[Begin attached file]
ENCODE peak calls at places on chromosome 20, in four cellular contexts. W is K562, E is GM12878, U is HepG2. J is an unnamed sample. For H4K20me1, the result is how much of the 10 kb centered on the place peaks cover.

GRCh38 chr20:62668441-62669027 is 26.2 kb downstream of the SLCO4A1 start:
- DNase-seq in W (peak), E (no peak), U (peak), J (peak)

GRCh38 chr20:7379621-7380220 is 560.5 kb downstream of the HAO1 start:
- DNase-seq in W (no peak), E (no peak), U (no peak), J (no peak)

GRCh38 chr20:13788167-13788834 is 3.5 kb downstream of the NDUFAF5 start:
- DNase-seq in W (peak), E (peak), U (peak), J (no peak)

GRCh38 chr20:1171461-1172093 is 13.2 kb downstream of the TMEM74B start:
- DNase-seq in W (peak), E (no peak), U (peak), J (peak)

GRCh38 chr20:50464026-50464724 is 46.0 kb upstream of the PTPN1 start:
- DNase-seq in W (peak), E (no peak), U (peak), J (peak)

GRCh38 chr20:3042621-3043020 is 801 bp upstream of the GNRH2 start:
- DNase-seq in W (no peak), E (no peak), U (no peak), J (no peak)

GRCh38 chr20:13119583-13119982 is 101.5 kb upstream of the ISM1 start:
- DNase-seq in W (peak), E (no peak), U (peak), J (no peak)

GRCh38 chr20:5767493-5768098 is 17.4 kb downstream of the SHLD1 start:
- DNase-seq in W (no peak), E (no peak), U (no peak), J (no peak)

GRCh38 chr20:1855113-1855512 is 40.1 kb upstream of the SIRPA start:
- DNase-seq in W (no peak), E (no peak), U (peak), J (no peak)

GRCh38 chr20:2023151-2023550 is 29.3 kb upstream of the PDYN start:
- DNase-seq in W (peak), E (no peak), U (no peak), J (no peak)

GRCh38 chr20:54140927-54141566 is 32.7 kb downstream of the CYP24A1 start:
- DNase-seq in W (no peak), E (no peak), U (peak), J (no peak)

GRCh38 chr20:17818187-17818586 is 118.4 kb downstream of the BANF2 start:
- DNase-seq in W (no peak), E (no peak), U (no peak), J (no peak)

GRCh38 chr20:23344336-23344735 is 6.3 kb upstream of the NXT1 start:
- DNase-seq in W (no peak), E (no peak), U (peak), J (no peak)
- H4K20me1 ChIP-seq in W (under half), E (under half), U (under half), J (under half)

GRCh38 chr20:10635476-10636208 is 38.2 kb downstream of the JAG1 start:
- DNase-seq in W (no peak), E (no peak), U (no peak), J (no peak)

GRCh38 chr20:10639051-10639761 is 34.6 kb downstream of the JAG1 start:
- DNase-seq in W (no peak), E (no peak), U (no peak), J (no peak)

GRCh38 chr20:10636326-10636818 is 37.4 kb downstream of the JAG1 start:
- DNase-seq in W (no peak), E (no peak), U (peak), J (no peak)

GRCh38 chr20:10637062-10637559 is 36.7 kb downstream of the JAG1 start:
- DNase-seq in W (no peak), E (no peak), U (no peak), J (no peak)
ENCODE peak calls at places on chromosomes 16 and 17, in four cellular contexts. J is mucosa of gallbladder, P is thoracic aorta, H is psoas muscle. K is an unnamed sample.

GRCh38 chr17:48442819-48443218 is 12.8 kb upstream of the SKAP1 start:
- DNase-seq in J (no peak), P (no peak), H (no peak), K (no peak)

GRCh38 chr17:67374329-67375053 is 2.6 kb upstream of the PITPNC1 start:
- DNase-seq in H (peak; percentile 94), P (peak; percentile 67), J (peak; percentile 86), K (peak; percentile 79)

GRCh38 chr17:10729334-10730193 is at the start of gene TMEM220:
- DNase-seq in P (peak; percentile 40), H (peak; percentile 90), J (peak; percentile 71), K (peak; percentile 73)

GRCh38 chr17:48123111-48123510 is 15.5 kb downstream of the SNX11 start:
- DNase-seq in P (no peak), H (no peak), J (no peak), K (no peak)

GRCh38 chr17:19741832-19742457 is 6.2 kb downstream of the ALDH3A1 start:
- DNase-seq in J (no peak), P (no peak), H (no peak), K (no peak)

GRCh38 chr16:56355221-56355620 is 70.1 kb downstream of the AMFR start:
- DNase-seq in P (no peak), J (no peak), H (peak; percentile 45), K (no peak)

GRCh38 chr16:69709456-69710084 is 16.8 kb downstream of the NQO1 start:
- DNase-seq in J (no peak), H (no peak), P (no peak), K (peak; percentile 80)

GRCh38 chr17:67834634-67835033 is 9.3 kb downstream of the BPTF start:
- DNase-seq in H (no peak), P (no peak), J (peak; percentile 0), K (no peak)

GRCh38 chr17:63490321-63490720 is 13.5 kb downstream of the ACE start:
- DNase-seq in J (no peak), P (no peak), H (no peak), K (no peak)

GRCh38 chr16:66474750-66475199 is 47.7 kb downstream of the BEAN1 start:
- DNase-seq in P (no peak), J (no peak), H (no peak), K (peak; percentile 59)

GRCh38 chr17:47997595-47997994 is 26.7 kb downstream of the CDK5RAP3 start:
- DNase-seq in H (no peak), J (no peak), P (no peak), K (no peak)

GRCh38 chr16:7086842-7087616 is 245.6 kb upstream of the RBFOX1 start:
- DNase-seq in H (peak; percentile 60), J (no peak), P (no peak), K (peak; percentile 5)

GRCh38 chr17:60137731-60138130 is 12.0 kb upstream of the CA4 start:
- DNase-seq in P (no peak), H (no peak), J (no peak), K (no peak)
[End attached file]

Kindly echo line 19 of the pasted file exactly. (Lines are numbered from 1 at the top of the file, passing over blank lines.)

- DNase-seq in W (no peak), E (no peak), U (peak), J (no peak)